• seen as competition by RDAs
  • developed strategic plans without community
    ownership or buy-in
  • no implementation capacity
  • CFs and BDCs combined to form CBDCs (Community
    Business Development Corporations) in 1975.

Module 7
23
The Beginning of the End or the End of the
Beginning?
  • A collapse of the groundfishery created a
    community crisis.
  • There was a need to refocus regional development
    efforts.
  • Downsizing resulted in less money and greater
    accountability.

Module 7
24
Regional Economic Development Boards (REDBs) A
New Approach
Module 7
25
The Approach
  • 1992 Government produces Change and
    Challenge.
  • 1993 The NLRDC requests a study of
    regional economic development.
  • 1994 The Task Force on CED travels the
    province.
  • 1995 Government approves Community
    Matters.

Module 7
26
Change and Challenge
Guiding Principles
  • focus on strategic industries
  • education and training to adapt to changing
    labour market demands
  • competitiveness in local and world markets
  • private sector to be the engine of growth

Module 7
27
Change and Challenge (contd)
  • productivity enhancement through innovation and
    technology
  • commitment to change
  • client to come first in government policies and
    actions
  • sustainable economic development to be maintained

Module 7
28
Change and Challenge (contd)
  • establishment of 17 economic zones (later
    increased to 20)
  • implementation of an economic plan by the people
    in each zone
  • working more efficiently and effectively with
    Government

Module 7
29
NLRDC Presentation
  • 1. continued cooperation and support for
    economic development
  • 2. the immediate establishment of an
    independent, nonpartisan commission to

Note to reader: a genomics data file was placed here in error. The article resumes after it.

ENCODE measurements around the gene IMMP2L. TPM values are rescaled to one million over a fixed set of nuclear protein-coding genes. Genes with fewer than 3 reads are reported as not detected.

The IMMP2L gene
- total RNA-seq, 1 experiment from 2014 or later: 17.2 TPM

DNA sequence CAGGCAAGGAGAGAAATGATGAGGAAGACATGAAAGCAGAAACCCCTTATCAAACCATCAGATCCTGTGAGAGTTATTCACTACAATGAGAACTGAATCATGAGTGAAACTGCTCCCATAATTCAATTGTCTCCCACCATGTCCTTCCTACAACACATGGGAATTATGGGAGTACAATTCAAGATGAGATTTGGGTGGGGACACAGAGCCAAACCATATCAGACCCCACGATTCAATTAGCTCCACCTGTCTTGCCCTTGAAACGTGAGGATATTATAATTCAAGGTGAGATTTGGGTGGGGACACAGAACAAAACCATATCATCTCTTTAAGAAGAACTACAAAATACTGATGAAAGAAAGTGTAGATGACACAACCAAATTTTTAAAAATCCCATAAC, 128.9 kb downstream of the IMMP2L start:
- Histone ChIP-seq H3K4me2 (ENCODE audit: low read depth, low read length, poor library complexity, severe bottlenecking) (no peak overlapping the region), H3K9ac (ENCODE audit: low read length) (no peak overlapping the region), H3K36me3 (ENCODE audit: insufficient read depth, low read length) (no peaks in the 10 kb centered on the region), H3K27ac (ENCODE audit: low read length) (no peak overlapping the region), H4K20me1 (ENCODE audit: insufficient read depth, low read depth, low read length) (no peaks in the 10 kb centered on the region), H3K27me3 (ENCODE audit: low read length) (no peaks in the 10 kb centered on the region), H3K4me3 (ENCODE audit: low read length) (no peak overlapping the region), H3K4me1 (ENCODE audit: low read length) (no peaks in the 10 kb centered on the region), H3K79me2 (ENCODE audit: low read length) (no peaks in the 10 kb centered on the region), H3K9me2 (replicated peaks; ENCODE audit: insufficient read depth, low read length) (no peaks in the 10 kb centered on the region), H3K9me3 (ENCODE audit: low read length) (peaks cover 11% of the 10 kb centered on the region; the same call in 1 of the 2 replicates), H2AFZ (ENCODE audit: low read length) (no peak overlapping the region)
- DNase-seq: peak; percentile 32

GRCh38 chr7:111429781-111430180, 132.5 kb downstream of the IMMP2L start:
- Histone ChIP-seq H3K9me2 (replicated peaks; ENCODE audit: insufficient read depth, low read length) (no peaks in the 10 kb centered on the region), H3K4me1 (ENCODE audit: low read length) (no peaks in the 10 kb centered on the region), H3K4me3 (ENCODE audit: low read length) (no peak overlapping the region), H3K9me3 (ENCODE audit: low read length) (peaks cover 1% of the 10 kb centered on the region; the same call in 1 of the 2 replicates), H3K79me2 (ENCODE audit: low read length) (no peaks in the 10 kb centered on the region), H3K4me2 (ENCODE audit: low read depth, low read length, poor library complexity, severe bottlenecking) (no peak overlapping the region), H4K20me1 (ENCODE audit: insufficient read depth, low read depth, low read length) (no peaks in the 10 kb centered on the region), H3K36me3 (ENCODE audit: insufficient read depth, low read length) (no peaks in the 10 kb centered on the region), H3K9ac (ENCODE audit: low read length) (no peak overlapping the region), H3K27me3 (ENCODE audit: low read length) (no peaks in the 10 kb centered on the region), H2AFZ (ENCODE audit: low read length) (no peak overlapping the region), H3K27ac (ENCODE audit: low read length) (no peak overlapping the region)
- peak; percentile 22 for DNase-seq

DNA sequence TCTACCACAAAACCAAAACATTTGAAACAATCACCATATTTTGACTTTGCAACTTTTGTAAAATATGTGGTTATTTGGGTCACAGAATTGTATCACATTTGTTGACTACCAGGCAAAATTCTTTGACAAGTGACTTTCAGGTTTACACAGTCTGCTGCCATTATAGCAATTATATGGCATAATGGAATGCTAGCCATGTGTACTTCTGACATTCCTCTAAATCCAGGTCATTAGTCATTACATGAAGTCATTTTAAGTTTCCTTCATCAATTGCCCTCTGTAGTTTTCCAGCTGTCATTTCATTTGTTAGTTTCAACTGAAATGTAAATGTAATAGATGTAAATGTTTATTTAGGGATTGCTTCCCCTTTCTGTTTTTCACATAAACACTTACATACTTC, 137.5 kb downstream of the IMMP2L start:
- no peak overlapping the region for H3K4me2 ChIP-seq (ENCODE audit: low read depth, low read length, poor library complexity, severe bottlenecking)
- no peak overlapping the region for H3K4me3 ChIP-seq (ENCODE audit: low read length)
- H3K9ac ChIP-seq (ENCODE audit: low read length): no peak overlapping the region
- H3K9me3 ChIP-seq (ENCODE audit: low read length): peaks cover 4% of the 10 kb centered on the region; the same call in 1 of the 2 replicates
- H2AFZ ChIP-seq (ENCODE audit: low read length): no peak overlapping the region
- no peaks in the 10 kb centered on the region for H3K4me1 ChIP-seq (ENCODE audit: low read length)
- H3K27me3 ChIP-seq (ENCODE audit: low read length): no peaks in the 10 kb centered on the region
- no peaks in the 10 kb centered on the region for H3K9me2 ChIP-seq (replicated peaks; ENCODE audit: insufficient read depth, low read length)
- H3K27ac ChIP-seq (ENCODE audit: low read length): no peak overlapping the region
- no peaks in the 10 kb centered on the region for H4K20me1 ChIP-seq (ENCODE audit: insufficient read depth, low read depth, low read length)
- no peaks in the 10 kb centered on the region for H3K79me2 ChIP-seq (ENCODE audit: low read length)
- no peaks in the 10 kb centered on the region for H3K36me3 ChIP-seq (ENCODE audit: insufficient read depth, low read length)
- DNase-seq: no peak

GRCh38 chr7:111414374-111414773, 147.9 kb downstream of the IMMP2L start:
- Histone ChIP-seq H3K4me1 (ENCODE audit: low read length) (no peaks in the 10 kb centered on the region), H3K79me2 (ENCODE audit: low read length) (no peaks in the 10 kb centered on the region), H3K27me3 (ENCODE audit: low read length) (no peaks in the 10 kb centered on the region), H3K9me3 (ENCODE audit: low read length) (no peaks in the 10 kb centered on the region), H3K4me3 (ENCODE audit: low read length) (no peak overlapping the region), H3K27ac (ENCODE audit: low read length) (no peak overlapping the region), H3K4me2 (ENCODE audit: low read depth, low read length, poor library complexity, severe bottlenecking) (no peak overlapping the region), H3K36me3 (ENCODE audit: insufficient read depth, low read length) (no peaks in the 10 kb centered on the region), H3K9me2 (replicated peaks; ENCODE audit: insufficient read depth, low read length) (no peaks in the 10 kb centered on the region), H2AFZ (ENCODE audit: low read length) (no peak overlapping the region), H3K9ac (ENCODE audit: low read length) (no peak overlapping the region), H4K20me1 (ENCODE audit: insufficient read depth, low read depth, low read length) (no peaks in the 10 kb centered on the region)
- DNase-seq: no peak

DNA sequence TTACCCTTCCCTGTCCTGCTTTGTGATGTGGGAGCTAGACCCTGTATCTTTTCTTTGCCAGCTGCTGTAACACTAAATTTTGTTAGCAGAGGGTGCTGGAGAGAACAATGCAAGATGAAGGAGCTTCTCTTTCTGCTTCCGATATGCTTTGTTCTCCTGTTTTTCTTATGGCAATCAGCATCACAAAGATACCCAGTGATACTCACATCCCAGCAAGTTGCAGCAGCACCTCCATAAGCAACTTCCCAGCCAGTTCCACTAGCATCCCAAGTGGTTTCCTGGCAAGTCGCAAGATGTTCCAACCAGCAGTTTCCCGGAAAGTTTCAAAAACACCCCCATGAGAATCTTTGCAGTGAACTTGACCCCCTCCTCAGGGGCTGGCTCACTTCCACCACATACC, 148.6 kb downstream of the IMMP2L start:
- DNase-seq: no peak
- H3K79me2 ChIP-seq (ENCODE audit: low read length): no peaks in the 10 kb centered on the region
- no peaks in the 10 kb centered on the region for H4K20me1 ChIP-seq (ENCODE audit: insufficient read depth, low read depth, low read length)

• evaluate structures, strategies, and
  • initiatives
  • recommend ways to coordinate ongoing CED
    activities

Module 7
30
Task Force Objective
  • to review and make recommendations regarding

1. organizational structures for economic
development 2. programs and services and how they
are used
Module 7
31
Task Force
  • distributed discussion paper
  • conducted public consultations
  • visited 22 communities
  • heard from 679 individuals
  • received 235 briefs

Module 7
32
Community Matters
Provisional Boards
  • made up of representatives of major stakeholders
    in the zones
  • responsible for
  • identifying stakeholders for REDBs
  • developing formulae for their representation
  • developing bylaws and ensuring incorporation
  • finalizing boundaries and providing a name

Module 7
33
Incorporation
  • protection from personal liability
  • members VS shareholders
  • Members and directors could not share in any
    profits.

Module 7
34
Incorporation (contd)
  • profits to be used to further develop objectives
  • upon wind-up - assets to go to organizations with
    similar objectives
  • Bylaws define organizational structure and
    establish procedures for voting and elections.

Module 7
35
Core Functions
  • Provide leadership in the development and
    implementation of a strategic plan for the zone.
  • Coordinate business development support.
  • Support organizations and communities within the
    zone.

Module 7
36
Core Functions (contd)
  • Coordinate social and economic initiatives
    related to economic development.
  • Promote public participation and community
    education.

Module 7
37
Provide leadership in the development and
implementation of a strategic plan
  • Initiate partnerships.
  • Market and promote the zone and the SEP.
  • Ensure the SEP is current and up-to-date.
  • Monitor the impact of SEP implementation relative
    to the larger zonal economy.

Module 7
38
Coordinate business development support
Assist businesses, development groups, and
entrepreneurs to identify
  • funding sources
  • investment opportunities and
  • local and global investment potential.

Module 7
39
Support organizations and communities within the
zone
  • Access resources and expertise in support of
    stakeholders.
  • Promote community and organizational capacity